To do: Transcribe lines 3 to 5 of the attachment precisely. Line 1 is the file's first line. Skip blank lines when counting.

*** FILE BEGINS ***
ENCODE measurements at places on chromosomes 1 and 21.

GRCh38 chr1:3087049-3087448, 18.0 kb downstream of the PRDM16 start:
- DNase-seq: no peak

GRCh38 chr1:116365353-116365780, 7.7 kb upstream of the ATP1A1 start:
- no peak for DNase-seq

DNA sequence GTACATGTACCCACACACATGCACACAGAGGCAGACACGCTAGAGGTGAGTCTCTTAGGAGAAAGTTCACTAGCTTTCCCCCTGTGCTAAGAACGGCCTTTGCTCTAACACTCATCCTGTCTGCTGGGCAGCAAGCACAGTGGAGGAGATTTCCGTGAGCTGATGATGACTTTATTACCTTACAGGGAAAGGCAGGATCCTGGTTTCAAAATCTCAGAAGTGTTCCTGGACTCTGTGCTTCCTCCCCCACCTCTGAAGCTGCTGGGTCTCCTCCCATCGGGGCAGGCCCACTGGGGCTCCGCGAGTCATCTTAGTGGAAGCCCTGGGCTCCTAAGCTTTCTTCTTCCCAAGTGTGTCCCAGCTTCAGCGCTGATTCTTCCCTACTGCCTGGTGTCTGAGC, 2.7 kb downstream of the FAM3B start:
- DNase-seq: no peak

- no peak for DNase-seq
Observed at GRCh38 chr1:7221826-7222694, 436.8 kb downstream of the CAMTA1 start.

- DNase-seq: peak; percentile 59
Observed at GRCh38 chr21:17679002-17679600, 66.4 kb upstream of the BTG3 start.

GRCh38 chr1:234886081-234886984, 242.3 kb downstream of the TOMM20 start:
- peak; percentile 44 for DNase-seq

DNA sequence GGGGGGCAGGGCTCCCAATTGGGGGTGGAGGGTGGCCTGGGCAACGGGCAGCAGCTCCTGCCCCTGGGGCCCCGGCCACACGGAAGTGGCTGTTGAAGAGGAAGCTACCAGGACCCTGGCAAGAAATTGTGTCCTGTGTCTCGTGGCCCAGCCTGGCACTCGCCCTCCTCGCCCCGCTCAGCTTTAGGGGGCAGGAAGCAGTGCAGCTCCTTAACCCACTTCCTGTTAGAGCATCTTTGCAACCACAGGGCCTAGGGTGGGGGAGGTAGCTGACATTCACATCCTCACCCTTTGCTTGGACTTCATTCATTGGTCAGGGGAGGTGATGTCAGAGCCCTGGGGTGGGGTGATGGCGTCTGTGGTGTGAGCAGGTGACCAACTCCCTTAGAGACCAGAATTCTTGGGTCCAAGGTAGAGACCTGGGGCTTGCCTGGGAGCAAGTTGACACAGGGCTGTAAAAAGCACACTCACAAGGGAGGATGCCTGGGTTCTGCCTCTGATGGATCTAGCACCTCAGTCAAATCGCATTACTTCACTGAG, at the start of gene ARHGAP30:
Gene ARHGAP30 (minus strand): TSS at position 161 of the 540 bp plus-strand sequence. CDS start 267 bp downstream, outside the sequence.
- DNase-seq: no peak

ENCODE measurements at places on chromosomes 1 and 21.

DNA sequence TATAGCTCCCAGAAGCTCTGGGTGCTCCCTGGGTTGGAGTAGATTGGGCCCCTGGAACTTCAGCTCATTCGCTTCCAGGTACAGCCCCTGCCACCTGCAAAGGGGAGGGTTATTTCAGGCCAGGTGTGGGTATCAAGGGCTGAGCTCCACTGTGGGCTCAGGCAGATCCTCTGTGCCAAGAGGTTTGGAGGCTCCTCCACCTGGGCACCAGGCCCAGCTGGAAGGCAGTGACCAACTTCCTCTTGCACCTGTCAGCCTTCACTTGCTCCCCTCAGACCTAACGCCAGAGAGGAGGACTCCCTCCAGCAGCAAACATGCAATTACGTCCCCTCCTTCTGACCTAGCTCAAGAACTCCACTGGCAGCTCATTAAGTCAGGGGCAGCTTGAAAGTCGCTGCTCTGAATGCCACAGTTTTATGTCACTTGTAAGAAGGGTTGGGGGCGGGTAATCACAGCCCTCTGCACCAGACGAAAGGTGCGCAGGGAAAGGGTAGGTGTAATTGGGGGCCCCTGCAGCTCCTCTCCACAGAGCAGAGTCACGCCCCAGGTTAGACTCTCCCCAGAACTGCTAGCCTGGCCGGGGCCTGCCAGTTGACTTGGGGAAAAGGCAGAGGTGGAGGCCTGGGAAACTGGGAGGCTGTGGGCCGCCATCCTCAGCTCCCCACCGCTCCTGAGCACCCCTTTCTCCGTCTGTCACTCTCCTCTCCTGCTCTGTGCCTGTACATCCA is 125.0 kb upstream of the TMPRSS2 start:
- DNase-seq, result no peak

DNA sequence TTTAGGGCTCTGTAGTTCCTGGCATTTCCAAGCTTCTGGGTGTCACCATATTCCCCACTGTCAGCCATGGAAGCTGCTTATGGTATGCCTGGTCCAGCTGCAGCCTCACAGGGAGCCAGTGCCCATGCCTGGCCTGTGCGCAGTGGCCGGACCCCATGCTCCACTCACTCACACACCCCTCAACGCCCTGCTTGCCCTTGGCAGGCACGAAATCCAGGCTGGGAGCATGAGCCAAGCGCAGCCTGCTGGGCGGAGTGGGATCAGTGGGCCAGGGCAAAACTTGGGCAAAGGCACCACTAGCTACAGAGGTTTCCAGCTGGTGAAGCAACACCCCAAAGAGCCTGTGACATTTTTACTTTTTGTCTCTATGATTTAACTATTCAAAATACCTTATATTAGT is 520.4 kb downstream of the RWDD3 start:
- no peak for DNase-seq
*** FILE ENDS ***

- DNase-seq: no peak

GRCh38 chr1:116365353-116365780, 7.7 kb upstream of the ATP1A1 start:
- no peak for DNase-seq